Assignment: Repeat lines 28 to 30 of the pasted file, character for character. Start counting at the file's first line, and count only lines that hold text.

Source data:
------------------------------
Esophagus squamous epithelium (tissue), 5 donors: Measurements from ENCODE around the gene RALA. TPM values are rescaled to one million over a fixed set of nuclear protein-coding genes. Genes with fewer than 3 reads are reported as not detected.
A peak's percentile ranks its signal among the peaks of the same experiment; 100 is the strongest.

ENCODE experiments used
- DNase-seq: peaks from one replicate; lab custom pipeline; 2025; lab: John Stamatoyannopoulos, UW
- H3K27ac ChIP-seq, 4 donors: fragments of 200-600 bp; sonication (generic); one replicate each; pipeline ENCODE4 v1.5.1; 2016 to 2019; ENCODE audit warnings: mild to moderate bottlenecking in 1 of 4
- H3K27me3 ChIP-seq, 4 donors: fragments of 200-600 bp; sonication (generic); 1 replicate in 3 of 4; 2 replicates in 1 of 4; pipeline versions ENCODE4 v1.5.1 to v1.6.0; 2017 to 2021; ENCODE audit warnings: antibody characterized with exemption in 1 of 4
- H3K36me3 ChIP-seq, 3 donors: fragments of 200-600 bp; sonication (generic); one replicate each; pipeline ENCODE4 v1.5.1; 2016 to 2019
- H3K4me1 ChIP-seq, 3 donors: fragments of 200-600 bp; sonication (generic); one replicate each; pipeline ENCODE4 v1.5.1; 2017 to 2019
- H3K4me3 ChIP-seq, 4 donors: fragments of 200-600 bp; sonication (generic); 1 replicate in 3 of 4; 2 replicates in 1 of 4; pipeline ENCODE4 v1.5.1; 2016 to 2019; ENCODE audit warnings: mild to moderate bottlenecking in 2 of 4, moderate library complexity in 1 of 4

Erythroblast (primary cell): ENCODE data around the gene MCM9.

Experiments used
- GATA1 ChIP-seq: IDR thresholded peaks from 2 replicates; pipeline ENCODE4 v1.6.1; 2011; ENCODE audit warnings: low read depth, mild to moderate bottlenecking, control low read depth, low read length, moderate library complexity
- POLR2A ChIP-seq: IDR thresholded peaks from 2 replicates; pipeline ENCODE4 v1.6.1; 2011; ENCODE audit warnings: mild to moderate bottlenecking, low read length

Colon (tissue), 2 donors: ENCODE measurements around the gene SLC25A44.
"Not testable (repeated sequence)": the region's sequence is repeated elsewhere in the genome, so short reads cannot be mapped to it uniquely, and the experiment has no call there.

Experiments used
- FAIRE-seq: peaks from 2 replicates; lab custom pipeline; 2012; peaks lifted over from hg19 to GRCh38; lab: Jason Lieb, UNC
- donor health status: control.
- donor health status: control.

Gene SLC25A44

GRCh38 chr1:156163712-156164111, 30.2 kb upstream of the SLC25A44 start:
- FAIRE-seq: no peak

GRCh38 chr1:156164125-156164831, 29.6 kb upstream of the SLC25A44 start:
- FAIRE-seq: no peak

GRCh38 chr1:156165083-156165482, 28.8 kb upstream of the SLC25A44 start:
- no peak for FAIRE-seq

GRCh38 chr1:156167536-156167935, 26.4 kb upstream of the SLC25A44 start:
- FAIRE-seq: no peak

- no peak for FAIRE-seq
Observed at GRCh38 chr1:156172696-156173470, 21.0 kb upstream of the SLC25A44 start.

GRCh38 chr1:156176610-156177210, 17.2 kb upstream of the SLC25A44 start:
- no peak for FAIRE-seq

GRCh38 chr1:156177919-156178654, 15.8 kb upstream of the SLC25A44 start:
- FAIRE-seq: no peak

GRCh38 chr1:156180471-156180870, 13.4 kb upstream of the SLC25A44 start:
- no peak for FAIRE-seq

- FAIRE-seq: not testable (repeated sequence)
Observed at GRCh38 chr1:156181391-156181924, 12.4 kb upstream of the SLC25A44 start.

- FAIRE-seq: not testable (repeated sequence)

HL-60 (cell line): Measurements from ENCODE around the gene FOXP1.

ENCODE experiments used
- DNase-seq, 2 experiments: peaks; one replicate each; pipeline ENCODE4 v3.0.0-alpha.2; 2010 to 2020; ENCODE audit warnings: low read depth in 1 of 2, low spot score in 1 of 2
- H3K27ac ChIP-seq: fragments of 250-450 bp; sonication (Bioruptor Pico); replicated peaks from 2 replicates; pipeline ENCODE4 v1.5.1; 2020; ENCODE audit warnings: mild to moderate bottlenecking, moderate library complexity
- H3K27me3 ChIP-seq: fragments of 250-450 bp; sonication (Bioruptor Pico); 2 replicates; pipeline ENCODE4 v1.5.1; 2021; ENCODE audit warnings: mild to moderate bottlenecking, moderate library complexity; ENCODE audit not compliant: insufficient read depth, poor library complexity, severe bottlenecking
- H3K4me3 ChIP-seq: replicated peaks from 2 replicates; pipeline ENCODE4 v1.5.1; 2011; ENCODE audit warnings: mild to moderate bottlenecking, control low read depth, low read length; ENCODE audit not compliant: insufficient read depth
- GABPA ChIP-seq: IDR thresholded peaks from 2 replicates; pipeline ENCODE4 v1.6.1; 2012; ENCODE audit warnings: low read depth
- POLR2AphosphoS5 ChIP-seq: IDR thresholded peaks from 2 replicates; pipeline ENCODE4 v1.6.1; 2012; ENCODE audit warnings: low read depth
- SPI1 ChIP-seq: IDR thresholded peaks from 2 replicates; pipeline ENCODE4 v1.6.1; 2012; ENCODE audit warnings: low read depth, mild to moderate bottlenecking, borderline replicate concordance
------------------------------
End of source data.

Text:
- FAIRE-seq: no peak

- no peak for FAIRE-seq
Observed at GRCh38 chr1:156172696-156173470, 21.0 kb upstream of the SLC25A44 start.